My childhood wasn’t particularly religious, but Tom and I owned a set of lushly illustrated children’s bible stories, My Bible Friends, by one Etta V Degering. Seeing these books again awoke all sorts of emotions, the strongest ones  being a strange attraction to the young Daniel, and a keen sense of the importance of pulses in the diet.

“Probably written by Mormans”, my mother (who purchased the books) says darkly. Here she is.


Looking through my childhood scribblings, I’m overcome with a sense of nostalgia for the old me. The me that was bold with colour (the current me never draws). The me that danced furiously in a clown-covered tracksuit to please my parents (the current me needs a stiff drink before considering the dancefloor). The me that had a reading age several years ahead of my age-group but remained entirely unaware that teachers had any kind of interest in me (the current me is only too aware of my intellectual shortcomings). The me that was fierce with love for family and obsessed with documenting their lives in colouring pencil (the current me always hopes that they just know).

I feel like a proud parent. I can’t work out whether I’m being nostalgic, or narcissistic, or both, or neither.

 

The hardest thing about the last few days has been the sense of performing so many ‘lasts’ in a house that was the setting for so many firsts. It has to happen, it was always going to happen: it has happened. But it’s a funny feeling.

I can’t quite work out how to finish this post in the time I have available (three minutes), so I’ll draw to a close with some classic childhood obscenity lols.

Today was a big day.

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About Christina Kenny

Christina Kenny is a music journalist based in London.
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4 Responses to Growing up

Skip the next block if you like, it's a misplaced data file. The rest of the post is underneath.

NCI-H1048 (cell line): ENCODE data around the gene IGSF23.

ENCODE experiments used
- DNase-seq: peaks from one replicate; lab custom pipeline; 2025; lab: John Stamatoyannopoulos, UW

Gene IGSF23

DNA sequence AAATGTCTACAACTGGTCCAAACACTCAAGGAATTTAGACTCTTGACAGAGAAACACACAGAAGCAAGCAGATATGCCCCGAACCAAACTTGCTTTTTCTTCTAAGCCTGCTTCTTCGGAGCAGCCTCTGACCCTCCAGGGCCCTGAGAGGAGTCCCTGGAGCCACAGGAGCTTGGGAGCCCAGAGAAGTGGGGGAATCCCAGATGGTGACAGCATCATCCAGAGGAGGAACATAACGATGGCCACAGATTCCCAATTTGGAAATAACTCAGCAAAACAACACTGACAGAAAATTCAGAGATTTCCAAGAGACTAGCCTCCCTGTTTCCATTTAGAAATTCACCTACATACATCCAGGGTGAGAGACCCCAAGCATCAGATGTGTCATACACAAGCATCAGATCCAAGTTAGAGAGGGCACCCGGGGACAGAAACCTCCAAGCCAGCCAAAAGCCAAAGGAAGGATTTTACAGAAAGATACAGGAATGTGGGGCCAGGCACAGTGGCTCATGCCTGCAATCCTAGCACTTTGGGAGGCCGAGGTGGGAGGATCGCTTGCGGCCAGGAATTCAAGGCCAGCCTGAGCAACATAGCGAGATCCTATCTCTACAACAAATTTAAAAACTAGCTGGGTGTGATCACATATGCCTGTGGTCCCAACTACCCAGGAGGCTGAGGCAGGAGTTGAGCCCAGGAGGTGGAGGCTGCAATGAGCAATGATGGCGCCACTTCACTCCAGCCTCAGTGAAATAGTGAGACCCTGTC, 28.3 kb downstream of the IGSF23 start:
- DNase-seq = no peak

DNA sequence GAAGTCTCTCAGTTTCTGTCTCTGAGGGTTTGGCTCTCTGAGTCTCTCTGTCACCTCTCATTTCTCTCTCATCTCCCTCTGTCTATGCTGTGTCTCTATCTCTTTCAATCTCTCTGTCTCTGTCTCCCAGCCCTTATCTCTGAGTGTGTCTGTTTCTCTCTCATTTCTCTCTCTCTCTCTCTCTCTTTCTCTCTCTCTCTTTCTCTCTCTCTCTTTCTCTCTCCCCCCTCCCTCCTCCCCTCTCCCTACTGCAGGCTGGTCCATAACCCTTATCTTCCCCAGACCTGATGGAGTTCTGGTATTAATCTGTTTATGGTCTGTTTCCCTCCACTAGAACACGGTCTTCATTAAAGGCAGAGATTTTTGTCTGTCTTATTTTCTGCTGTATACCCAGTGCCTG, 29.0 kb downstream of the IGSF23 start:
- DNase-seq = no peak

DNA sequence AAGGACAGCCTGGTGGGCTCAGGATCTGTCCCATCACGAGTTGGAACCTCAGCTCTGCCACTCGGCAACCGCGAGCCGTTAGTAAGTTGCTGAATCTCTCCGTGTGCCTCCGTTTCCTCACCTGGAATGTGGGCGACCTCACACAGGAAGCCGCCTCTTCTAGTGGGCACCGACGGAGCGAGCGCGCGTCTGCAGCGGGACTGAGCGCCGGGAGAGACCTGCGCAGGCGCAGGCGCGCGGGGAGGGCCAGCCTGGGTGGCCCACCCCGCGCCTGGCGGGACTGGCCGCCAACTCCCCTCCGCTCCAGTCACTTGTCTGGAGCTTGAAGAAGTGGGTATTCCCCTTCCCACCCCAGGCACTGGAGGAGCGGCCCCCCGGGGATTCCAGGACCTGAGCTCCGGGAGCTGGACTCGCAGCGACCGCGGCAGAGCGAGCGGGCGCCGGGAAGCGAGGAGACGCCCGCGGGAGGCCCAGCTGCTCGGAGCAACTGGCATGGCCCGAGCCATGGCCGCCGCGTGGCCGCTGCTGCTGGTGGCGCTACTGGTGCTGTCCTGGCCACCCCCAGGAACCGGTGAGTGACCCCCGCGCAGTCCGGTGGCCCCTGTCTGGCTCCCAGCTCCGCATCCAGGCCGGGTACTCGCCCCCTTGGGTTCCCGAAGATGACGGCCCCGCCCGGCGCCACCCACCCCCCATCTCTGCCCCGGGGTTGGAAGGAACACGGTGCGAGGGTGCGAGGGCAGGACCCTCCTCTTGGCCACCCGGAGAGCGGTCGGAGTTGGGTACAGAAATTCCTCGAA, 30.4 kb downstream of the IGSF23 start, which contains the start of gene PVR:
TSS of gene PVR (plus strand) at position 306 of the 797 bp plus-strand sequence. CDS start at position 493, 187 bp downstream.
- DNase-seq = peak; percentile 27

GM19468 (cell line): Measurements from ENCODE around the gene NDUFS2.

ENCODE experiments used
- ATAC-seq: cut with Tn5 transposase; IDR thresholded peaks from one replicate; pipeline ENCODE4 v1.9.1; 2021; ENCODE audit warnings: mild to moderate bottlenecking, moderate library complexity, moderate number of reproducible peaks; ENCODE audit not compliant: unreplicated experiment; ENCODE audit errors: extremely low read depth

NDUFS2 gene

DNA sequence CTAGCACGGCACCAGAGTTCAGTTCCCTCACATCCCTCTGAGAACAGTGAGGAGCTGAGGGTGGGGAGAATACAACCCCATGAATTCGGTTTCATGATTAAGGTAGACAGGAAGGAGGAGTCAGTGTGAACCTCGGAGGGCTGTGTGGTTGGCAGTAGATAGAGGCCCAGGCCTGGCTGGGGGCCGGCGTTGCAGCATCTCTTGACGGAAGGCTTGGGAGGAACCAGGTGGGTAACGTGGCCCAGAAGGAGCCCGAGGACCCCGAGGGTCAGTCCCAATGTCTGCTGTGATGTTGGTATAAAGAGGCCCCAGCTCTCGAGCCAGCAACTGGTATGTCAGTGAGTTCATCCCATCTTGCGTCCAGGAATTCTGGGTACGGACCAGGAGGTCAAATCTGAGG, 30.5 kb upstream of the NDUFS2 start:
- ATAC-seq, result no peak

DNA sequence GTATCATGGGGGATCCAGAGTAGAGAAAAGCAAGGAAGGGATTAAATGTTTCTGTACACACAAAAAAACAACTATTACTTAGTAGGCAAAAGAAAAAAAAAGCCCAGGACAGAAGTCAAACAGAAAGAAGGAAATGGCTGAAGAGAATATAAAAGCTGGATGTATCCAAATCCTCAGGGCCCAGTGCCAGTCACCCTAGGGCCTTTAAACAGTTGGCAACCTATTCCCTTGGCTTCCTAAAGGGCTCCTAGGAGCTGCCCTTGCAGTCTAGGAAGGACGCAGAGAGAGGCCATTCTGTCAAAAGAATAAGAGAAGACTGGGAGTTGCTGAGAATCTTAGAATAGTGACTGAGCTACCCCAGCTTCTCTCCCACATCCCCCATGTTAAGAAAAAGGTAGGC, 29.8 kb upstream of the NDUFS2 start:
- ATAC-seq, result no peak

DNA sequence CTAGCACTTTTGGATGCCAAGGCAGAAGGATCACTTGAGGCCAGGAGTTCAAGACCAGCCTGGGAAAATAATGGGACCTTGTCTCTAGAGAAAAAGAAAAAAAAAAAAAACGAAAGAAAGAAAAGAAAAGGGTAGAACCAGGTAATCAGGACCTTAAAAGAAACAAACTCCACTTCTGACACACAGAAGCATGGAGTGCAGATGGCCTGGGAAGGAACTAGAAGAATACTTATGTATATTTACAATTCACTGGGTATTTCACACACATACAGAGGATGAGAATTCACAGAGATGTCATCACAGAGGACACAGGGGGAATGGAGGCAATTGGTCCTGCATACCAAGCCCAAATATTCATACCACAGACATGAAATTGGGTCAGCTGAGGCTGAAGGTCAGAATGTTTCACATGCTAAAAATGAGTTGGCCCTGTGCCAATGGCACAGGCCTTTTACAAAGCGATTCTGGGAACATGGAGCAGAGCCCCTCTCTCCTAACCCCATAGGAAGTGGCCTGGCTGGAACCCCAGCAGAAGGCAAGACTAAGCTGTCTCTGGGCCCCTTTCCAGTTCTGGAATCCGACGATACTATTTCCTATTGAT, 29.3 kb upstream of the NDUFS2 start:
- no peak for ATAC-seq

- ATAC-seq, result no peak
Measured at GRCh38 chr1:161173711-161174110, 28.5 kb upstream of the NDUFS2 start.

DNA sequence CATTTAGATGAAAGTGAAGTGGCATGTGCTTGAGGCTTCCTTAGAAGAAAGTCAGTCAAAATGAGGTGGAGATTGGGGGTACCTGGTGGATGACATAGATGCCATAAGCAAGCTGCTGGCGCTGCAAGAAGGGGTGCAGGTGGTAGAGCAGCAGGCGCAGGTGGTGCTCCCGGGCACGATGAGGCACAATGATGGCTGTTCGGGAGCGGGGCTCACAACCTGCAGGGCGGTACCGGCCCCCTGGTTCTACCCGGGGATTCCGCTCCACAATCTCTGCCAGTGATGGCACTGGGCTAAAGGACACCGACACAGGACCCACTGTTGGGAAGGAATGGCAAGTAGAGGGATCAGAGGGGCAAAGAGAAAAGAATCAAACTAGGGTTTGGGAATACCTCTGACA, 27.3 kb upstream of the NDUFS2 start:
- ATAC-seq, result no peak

1. nicdempsey says:

    I’ve been thinking about how strange this must be for you and Tom. I’ve been having really weird dreams this week, because exactly as you’ve said it’s a place that I ‘grew up’. I was relived to find that ‘Knickerless Nicola’ wasn’t in the childhood book pile, still gives me nightmares!

  2. Reading this makes me nostalgic for the little Christina too 🙂 Please dance and draw more, Chris!
    I remember coming to one of your house parties and my little sister having her first “vomiting from booze” experience. It was an excellent party and you were a most gracious host. Thank you! (Although apologies again about the vomit)

  3. Pingback: Growing Up | Nic Dempsey

  4. Kasia says:

    I had one of my early ‘vomiting from booze’ experiences in your bathroom too, except I was the big sister… How I loved your house. I’ve always hoped that I would live in a house like that one day, with so many lovely people constantly flowing in and out, grabbing delicious free food and alcohol on the way! Thank you to you and your whole family for being such fabulous hosts over the years. I know a new house can never be the same but I’m sure it will be the place of many more exciting ‘firsts’ and ‘lasts’. If I could draw you a card right now it would say ‘I love you Christina and I love your redbrick house’.

    Xxx Kasia